A Look at Renting Farmland
It is not that easy to establish a flexible, non-traditional rent, between a landowner who isn’t highly knowledgeable and a new tenant, the two speakers suggested. But they didn’t recommend a farm management firm be engaged.
Most landowners and tenants like cash rent because of its simplicity, but this form of rent does not allow for huge risk by the tenant, and it doesn’t allow for an upside to the landlord should the ag economics drastically change for the better.
Finding a new tenant every year is not costless and requires a lot of time. Keeping up with what is going on at the farm is important for the landlord. Too many times without someone overseeing things, either or both the tenant and landlord become complacent, Dhuyvetter said. Complacency often takes the form of not communicating.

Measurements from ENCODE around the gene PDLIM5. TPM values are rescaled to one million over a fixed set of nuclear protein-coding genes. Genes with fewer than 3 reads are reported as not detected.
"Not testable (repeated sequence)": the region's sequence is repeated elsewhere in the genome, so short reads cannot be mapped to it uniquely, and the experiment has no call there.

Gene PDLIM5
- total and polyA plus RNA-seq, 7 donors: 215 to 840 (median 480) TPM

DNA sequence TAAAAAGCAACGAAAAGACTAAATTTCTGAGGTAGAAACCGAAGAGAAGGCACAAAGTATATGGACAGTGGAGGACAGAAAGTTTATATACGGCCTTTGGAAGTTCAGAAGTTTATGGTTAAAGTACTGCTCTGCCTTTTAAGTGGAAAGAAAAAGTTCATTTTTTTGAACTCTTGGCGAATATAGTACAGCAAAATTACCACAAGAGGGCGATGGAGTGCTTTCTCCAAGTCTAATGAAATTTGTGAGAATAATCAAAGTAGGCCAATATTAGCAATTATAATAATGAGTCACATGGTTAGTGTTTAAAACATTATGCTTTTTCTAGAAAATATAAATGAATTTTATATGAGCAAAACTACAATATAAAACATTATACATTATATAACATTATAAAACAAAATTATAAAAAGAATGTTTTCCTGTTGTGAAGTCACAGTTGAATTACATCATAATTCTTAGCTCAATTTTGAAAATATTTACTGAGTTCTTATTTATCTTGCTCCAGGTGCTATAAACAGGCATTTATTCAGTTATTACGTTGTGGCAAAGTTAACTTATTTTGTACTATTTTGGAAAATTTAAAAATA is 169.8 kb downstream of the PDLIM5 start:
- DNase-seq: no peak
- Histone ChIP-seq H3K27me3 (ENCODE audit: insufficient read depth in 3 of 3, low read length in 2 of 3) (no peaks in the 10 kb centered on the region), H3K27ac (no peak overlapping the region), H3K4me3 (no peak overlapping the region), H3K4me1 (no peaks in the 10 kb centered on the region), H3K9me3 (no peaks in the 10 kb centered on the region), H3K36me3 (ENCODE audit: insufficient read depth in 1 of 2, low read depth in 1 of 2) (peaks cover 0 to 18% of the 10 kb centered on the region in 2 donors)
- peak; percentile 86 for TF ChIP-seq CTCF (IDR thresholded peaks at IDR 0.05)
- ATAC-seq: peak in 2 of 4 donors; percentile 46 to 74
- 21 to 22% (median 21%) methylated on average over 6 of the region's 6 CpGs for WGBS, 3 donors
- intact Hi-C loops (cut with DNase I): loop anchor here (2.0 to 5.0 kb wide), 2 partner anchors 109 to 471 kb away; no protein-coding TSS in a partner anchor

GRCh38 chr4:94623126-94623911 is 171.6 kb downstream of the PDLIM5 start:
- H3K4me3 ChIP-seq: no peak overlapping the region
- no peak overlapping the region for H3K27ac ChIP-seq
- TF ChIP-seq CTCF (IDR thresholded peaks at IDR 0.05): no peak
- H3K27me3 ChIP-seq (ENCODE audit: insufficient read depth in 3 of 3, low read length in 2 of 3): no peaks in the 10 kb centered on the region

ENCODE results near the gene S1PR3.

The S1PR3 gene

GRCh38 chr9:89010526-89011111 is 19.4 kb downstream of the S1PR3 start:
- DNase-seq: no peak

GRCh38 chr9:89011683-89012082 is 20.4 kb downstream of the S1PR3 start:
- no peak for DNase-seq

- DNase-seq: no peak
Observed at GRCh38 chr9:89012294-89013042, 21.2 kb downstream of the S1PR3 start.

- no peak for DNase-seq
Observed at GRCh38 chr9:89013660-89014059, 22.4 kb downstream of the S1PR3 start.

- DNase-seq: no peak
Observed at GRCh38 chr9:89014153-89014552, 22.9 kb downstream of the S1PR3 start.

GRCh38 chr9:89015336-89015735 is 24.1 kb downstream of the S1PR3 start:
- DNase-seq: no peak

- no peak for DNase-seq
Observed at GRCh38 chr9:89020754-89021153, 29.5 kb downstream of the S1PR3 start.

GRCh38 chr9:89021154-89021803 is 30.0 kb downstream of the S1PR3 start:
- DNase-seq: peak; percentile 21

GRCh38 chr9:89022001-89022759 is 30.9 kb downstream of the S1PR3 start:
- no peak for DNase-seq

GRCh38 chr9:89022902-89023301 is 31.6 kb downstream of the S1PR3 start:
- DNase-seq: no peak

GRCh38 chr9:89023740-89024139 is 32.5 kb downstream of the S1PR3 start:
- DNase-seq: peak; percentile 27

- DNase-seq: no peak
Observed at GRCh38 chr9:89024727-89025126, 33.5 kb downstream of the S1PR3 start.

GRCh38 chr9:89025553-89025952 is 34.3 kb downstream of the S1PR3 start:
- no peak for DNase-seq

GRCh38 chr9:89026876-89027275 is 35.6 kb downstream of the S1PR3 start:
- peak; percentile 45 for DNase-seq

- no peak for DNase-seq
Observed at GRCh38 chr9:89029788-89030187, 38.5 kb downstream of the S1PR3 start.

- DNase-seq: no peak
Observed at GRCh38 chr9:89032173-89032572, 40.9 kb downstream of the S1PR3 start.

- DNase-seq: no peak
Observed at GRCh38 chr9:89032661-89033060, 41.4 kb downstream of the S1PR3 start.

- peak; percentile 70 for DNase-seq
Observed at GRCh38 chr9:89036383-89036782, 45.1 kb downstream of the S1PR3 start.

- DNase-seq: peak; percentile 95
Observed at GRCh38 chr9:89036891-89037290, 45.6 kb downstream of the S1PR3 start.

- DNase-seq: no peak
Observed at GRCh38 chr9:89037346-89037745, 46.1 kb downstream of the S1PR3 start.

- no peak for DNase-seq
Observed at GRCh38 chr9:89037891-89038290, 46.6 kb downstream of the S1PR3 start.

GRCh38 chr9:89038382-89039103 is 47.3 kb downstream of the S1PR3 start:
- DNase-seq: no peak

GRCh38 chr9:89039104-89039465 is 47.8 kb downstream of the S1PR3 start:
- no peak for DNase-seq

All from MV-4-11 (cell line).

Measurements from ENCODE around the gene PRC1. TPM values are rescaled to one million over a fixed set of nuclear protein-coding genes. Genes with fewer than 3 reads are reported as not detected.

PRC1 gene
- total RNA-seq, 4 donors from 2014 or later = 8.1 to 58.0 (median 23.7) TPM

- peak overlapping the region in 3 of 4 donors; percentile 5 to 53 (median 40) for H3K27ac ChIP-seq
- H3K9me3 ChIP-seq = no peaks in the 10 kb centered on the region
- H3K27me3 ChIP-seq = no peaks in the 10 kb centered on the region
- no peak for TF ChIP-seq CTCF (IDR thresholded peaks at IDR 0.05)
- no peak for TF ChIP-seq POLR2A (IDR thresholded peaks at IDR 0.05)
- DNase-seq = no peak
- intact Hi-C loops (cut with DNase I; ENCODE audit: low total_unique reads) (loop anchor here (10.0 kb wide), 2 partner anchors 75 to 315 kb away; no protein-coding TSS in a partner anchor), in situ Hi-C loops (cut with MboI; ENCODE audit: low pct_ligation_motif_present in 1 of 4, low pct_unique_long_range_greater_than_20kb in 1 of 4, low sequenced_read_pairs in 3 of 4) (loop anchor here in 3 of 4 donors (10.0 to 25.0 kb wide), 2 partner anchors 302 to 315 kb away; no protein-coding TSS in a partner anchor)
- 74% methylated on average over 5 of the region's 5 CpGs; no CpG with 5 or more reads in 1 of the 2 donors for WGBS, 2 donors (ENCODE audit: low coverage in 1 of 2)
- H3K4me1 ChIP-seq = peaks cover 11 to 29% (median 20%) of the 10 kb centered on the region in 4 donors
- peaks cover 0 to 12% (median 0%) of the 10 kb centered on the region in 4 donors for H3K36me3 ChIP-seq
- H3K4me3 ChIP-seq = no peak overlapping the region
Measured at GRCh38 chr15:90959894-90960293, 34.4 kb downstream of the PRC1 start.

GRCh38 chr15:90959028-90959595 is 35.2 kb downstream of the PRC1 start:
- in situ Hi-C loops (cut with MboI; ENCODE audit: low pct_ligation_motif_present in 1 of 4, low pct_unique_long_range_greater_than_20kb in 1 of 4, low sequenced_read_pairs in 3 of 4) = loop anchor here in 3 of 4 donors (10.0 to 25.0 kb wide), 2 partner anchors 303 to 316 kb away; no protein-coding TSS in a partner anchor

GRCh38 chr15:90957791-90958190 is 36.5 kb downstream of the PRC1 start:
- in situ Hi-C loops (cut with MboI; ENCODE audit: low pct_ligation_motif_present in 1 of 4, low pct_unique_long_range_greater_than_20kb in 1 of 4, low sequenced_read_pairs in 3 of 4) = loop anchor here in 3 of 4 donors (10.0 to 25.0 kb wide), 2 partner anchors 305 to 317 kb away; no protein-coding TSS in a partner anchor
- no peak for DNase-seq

Not communicating is one of the reasons that landlords without farm managers feel in the dark as to the value of their land for rent. And without any feeling of partnership with a tenant, a spreading tendency is to put land up for a cash rent auction.
Dhuyvetter said, “Cash rent auctions are typically the way for landowners who don’t have enough information to level the playing field.”
- How much corn can the ethanol industry use?
- Economist: Taxing P could reduce risk of algal blooms
- Commentary: Government wants farmers to quit farming
- What is the relationship between maturity group, yield?
- Commentary: Ambulance-chaser lawyers take on Syngenta
- Berman: Camouflaged activists threaten agriculture